Gathered at Heisig and Mundy in Sunset Heights, an arsenic sample surpassed the limit of 30 mg/kg. However, Sunset Heights samples of lead and arsenic taken at Yandell and W. Missouri were within the screening standards. In contrast, samples taken at a control site near Ft. Bliss, which is situated on the other side of El Paso from Asarco, detected no arsenic and only 50 mg/kg of lead.
The soils screening investigation was unveiled at the May 2013 meeting of the JAC, a binational advisory body that includes environmental regulatory agencies from Texas, New Mexico and Chihuahua, Mexico. Since the 1990s, the JAC has monitored air quality and recommended policy actions aimed at safeguarding a cross-border air shed.
Dr. Mariana Chew, civil engineer and longtime environmental activist, presented the study on behalf of residents of both sides of the border.
Chew’s report noted that elevated levels of lead, arsenic and cadmium are associated with “severe impacts” on the mental and physical development of children, and linked to cancer and neurological disorders in adults.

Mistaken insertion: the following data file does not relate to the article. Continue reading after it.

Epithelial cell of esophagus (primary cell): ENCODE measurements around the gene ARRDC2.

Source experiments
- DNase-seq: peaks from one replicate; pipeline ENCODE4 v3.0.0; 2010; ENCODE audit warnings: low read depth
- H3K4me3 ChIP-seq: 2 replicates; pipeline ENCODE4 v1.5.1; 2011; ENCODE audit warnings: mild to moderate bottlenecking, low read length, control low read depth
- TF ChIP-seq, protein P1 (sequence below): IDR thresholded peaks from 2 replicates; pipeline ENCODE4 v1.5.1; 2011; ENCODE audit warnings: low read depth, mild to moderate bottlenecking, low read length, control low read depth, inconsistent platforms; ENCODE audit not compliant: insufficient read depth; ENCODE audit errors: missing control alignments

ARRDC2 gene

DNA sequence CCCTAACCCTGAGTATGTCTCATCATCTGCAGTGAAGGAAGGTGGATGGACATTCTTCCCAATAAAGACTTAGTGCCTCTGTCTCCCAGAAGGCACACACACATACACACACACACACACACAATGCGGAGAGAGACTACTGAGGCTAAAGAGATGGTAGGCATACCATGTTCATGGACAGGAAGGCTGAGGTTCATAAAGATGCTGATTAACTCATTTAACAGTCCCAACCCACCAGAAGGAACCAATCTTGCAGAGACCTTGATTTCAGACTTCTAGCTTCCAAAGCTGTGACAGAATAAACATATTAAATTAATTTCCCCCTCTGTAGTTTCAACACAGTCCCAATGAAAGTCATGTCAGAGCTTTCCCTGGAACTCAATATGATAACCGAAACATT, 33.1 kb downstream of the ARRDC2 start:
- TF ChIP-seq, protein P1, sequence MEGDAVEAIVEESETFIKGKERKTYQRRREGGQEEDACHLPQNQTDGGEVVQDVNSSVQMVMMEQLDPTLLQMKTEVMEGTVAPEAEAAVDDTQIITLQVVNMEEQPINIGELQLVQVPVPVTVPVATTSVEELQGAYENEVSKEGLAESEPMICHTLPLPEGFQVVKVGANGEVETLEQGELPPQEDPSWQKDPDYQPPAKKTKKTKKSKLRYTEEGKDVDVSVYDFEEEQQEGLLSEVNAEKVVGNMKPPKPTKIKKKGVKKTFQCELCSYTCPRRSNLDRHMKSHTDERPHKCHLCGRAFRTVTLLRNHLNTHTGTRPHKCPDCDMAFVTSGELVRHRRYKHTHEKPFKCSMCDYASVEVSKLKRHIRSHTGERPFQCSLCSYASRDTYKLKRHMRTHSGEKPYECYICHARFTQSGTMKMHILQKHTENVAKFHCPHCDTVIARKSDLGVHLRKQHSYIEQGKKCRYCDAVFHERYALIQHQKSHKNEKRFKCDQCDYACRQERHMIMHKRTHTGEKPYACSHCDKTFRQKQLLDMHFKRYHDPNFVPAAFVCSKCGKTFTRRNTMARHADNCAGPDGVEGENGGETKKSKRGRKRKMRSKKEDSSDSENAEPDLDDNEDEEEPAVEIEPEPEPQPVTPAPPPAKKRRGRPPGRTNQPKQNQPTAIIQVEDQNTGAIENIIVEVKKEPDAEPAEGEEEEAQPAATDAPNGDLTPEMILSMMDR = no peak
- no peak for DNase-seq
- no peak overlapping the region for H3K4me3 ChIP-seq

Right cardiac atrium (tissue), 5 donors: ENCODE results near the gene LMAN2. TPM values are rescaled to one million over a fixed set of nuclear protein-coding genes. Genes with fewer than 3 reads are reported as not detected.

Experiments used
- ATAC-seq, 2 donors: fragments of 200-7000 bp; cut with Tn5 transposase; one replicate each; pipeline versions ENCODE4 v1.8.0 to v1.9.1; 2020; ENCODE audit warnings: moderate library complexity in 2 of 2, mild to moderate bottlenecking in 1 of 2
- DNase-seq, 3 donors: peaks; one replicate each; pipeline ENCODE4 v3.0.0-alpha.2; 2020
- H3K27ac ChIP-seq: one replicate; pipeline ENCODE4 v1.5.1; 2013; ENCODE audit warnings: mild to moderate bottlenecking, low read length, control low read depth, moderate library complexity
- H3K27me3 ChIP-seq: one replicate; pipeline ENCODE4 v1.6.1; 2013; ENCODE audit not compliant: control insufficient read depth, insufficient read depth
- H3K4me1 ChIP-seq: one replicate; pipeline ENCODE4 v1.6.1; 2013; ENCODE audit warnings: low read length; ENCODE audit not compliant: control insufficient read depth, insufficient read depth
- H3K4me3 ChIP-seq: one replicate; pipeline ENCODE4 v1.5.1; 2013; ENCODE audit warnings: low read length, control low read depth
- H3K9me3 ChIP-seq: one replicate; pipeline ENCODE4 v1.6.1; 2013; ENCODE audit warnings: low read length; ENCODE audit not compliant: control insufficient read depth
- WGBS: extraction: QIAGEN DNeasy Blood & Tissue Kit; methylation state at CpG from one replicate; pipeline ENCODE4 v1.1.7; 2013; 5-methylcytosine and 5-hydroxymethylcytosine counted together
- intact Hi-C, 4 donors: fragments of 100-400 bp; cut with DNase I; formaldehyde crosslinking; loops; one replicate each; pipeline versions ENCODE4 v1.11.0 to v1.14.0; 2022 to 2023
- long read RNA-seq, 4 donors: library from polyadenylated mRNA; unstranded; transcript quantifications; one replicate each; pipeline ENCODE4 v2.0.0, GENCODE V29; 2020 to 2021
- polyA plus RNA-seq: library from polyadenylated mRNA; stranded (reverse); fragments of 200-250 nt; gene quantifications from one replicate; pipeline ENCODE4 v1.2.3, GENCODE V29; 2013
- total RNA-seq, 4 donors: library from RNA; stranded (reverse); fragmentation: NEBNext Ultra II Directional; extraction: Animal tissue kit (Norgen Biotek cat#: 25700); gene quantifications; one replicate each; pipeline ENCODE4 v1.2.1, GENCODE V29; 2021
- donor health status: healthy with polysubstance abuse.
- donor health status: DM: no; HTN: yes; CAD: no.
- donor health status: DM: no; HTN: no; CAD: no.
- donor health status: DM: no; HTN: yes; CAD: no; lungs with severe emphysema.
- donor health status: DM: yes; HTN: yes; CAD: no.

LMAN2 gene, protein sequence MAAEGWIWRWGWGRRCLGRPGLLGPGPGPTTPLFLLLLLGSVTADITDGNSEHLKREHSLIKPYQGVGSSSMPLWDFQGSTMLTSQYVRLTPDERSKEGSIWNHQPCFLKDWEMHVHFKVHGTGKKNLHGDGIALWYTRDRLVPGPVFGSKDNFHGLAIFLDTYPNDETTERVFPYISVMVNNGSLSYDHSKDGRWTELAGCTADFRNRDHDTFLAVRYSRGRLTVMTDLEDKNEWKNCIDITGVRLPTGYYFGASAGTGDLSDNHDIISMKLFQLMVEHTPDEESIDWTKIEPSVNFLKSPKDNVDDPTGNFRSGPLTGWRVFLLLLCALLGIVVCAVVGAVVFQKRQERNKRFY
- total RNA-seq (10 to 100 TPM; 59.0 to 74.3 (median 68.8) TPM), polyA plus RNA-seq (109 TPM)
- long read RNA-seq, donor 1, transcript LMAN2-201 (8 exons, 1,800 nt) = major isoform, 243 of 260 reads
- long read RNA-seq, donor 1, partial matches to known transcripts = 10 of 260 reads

“Diseases of multiple sclerosis tend to present clusters in populations living near smelting facilities,” the report continued. “After 100 years of operation of the smelter, the legacy of metals emitted by the facility severely impacts the neighborhoods in this region of the city.” Chew urged further testing and possible remediation in Sunset Heights.
A multiple sclerosis cluster has indeed been identified in the Kern Place-Mission Hills neighborhoods not far from Asarco. In the 1990s a Texas Department of Health study found “twice as high as expected” the number of MS cases suffered by former students of a local elementary school who were now adults. The study, nevertheless, stopped short of pinning the blame for the MS cases on metals exposure.
It should be noted here that Asarco has legally disputed its responsibility for some off-site metals contamination near its former plant and in the proximity of the IBWC field office, close to where samples were drawn for the independent 2013 soils screening investigation.
According to the El Paso Times, Asarco won a judgment last year against cement maker Cemex in an El Paso federal lawsuit. Ruling that Cemex was liable for arsenic contamination of the Rio Grande near the IBWC field office and the American Canal, which provides drinking and irrigation water to El Paso, U.S. District Judge Phil Martinez ordered Cemex to pay Asarco $1.1 million for clean-up costs.